Let’s compare China with different countries. Take India, with a population roughly equivalent to China's. Currently, India has more than 20 million new births each year, more than twice the number of China, and it will have a total population far larger than China in the future. Supposing China’s average life expectancy stands at 80 years, even if China has 9 million births each year, it can only maintain a population of some 700 million in the long run. Besides India, China’s future population will also be overtaken by many countries with high fertility rates, such as the United States, Nigeria, and Pakistan.
In general, the total fertility rate (TFR) between 1.3 and 1.5 is referred to as an ultra-low fertility rate. A case in point is Japan, whose TFR stands at 1.4. In China, if there are 9.56 million births per year (the 2022 level), the TFR is still less than 1.1, only half of the replacement level and even 0.3 lower than Japan's and 0.5 lower than western developed countries. Such TFR can be called an extremely low fertility rate and is almost among the world's lowest, only slightly higher than South Korea. Predictably, China will face more severe birth shrinking and population aging than any other country. Worse, its 2022 decline is just a start — there is little chance to reverse it in the short term.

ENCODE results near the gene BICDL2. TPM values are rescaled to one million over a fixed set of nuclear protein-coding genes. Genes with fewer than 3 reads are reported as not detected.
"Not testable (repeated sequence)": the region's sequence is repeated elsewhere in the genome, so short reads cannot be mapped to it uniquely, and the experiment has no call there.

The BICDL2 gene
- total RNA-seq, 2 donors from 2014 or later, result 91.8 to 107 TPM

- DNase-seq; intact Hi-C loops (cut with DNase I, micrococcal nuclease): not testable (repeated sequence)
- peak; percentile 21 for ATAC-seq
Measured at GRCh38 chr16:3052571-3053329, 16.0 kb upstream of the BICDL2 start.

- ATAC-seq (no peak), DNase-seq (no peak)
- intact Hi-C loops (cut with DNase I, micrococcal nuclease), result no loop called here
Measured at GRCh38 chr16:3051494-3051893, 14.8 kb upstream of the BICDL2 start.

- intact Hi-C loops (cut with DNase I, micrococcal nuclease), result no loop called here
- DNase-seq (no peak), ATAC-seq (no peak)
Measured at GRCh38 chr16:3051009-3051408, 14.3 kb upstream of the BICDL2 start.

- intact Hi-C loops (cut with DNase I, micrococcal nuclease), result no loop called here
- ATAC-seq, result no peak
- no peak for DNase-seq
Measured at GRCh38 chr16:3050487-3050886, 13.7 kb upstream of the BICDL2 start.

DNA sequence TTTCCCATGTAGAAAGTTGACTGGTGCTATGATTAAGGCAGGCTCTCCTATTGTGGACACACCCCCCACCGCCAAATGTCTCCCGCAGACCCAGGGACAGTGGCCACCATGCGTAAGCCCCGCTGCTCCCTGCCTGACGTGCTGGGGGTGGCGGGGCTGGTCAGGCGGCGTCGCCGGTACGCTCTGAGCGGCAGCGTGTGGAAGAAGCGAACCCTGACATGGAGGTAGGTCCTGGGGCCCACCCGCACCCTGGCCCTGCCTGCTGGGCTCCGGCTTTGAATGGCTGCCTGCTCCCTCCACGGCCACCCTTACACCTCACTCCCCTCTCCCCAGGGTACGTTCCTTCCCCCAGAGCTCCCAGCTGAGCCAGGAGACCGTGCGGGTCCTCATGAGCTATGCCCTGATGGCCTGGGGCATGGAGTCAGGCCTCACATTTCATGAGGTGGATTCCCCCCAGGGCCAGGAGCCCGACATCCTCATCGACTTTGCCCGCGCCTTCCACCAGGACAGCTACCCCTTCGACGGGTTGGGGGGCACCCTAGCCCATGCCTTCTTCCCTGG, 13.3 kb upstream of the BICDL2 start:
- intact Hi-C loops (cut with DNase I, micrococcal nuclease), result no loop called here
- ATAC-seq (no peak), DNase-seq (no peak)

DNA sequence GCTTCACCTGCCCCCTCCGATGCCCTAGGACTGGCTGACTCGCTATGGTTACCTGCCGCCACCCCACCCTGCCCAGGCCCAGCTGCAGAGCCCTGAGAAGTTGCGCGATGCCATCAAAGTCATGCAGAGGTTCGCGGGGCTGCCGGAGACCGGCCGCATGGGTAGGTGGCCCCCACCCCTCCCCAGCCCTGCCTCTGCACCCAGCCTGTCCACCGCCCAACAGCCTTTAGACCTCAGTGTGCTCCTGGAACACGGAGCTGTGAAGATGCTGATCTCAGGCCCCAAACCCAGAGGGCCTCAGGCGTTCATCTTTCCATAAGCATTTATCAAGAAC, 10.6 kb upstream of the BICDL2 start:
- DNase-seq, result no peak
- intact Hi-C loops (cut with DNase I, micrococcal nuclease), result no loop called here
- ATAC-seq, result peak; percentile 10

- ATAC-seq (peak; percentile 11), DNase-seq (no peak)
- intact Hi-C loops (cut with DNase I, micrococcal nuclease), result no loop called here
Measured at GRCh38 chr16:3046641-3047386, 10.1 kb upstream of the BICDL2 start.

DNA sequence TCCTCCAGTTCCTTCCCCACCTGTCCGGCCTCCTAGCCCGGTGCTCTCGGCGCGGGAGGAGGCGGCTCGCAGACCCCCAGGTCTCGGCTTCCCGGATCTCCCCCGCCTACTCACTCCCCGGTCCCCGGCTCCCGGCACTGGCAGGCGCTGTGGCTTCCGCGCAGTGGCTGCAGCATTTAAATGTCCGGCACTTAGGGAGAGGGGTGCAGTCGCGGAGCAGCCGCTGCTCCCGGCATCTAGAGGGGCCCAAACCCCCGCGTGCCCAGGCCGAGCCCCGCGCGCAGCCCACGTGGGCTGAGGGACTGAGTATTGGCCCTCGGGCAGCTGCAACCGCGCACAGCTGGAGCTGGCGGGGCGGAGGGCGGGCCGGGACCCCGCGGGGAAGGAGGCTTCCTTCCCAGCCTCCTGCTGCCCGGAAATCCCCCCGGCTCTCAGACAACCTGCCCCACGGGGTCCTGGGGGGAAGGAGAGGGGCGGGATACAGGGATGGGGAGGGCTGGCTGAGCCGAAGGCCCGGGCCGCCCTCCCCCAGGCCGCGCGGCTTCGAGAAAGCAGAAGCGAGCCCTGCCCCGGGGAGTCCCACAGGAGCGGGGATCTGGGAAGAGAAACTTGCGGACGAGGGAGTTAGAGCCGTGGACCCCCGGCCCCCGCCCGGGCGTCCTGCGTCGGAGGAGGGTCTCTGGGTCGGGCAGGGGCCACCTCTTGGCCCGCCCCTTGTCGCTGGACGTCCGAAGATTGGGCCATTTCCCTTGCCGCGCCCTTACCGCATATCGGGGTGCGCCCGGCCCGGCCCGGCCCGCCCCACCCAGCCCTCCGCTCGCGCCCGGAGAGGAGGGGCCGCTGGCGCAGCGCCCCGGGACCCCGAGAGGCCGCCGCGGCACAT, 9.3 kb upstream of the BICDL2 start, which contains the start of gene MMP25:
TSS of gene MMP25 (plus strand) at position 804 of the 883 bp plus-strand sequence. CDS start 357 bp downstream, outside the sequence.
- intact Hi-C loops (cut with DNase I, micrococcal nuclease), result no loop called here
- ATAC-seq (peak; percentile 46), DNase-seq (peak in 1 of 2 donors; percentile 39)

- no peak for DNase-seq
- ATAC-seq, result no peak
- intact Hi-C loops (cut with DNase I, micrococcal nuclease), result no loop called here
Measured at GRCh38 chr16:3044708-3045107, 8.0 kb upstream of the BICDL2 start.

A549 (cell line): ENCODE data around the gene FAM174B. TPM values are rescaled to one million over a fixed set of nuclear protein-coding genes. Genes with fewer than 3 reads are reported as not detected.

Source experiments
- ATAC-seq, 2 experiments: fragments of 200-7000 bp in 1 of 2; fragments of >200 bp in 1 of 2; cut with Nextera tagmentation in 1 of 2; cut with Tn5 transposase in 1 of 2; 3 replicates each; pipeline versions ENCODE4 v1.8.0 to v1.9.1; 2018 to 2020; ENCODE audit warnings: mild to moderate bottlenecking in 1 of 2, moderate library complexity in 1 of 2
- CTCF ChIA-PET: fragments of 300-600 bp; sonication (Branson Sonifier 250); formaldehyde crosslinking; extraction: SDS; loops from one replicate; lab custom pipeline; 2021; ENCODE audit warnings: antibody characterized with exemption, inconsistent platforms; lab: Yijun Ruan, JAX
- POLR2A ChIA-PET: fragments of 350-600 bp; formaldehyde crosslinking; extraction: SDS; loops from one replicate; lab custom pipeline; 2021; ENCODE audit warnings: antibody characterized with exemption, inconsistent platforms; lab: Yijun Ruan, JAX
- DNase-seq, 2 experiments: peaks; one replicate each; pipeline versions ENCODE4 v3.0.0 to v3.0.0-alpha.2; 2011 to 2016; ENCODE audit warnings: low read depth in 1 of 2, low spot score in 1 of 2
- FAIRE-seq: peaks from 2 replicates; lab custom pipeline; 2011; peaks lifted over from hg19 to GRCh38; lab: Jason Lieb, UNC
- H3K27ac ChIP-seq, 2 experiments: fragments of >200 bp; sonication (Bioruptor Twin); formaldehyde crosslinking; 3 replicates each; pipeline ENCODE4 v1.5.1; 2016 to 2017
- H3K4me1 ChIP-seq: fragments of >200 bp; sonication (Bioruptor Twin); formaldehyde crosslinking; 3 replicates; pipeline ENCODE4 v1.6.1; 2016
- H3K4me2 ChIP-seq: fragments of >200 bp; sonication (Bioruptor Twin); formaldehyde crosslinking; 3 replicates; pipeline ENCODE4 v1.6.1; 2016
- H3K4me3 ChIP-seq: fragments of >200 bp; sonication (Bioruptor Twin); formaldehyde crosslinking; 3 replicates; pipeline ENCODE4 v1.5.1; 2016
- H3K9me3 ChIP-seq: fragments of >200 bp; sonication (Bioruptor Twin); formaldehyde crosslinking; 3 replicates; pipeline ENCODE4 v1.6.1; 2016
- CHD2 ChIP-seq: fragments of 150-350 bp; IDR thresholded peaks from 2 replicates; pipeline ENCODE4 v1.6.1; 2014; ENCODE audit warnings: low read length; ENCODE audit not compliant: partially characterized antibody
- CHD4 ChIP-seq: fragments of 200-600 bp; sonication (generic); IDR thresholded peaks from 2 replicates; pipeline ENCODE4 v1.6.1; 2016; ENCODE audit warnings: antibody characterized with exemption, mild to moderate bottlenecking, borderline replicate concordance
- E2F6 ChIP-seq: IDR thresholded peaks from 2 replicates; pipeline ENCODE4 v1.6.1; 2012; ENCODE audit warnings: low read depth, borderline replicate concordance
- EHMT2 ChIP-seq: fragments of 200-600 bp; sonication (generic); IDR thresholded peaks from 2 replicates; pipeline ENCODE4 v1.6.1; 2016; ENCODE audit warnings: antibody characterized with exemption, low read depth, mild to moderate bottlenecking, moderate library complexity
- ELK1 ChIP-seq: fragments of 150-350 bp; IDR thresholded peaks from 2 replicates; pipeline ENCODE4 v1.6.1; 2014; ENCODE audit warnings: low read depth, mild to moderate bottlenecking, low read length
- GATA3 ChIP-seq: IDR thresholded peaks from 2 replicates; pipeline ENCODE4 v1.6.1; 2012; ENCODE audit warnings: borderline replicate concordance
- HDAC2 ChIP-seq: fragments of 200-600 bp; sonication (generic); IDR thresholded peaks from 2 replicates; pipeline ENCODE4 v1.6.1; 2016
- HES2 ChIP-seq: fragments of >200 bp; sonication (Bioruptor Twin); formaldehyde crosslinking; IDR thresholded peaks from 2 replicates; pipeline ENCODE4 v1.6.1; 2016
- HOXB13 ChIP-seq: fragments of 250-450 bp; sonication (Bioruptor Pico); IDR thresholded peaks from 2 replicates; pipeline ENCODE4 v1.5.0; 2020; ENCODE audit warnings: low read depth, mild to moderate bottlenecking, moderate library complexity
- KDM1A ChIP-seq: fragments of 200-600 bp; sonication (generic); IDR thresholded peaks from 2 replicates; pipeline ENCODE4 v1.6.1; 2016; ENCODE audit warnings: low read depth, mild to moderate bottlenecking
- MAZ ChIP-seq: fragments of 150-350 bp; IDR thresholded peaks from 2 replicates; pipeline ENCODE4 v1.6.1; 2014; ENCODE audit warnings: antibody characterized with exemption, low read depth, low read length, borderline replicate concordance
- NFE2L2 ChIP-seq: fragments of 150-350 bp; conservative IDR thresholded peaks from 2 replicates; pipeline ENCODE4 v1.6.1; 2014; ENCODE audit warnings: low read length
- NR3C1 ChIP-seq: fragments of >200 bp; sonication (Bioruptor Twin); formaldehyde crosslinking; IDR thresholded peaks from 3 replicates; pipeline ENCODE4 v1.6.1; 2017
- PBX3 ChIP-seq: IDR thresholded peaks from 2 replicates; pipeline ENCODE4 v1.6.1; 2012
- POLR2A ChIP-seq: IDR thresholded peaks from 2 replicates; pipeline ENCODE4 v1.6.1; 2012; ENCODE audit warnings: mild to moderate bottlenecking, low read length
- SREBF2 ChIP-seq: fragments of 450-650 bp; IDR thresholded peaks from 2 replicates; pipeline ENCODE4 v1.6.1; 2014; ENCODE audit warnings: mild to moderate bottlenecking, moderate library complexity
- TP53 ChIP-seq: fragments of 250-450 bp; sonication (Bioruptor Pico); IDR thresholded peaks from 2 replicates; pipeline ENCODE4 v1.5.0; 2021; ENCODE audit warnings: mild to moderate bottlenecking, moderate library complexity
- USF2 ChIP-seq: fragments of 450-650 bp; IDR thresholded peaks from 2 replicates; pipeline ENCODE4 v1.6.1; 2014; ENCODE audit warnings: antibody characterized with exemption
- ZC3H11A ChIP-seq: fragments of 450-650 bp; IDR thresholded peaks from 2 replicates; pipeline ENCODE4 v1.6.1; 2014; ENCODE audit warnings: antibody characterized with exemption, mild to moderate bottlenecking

It is worth noting that COVID-19, at least in 2022, is not an obvious contributor to the shrinking population, as China secured effective pandemic containment over the past three years. In contrast, COVID may lead to declining births in 2023.
[Pekingnology: Dr. Liang appears to suggest that for births in 2022, the decision to bear children was most likely made in the early months of 2022 or 2021, during which time China’s covid control measures largely kept the society running smoothly. However, the repeated covid flare-ups, due to the highly contagious Omicron variant, disrupted Chinese social order in mid and late 2022, which conceivably could lower people’s child-bearing decisions, and that will show up in 2023 numbers.]
Overall, China's first population decline cannot be attributed primarily to the pandemic but the combination of various factors in the long run. Therefore, even if China quickly exits the pandemic [Pekingnology: after dropping covid controls nearing the end of 2022], new births will not rally significantly. Such an illusion should be given up, and a long-term and forward-looking attitude should be taken toward China’s population.